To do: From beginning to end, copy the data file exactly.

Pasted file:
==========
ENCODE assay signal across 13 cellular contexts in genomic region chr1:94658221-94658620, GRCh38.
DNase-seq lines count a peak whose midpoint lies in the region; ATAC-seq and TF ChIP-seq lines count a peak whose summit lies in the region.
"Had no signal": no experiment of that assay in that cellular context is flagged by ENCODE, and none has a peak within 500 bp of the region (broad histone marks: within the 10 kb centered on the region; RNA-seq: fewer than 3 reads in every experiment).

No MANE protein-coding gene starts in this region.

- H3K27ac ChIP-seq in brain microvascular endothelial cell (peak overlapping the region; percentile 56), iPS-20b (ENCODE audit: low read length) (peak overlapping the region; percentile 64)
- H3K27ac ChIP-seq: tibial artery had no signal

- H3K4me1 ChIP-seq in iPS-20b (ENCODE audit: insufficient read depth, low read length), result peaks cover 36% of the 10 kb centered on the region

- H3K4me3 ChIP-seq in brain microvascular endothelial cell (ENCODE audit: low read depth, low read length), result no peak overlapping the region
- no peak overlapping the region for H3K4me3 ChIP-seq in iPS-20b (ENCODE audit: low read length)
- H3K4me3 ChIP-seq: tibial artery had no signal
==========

ENCODE assay signal across 13 cellular contexts in genomic region chr1:94658221-94658620, GRCh38.
DNase-seq lines count a peak whose midpoint lies in the region; ATAC-seq and TF ChIP-seq lines count a peak whose summit lies in the region.
"Had no signal": no experiment of that assay in that cellular context is flagged by ENCODE, and none has a peak within 500 bp of the region (broad histone marks: within the 10 kb centered on the region; RNA-seq: fewer than 3 reads in every experiment).

No MANE protein-coding gene starts in this region.

- H3K27ac ChIP-seq in brain microvascular endothelial cell (peak overlapping the region; percentile 56), iPS-20b (ENCODE audit: low read length) (peak overlapping the region; percentile 64)
- H3K27ac ChIP-seq: tibial artery had no signal

- H3K4me1 ChIP-seq in iPS-20b (ENCODE audit: insufficient read depth, low read length), result peaks cover 36% of the 10 kb centered on the region

- H3K4me3 ChIP-seq in brain microvascular endothelial cell (ENCODE audit: low read depth, low read length), result no peak overlapping the region
- no peak overlapping the region for H3K4me3 ChIP-seq in iPS-20b (ENCODE audit: low read length)
- H3K4me3 ChIP-seq: tibial artery had no signal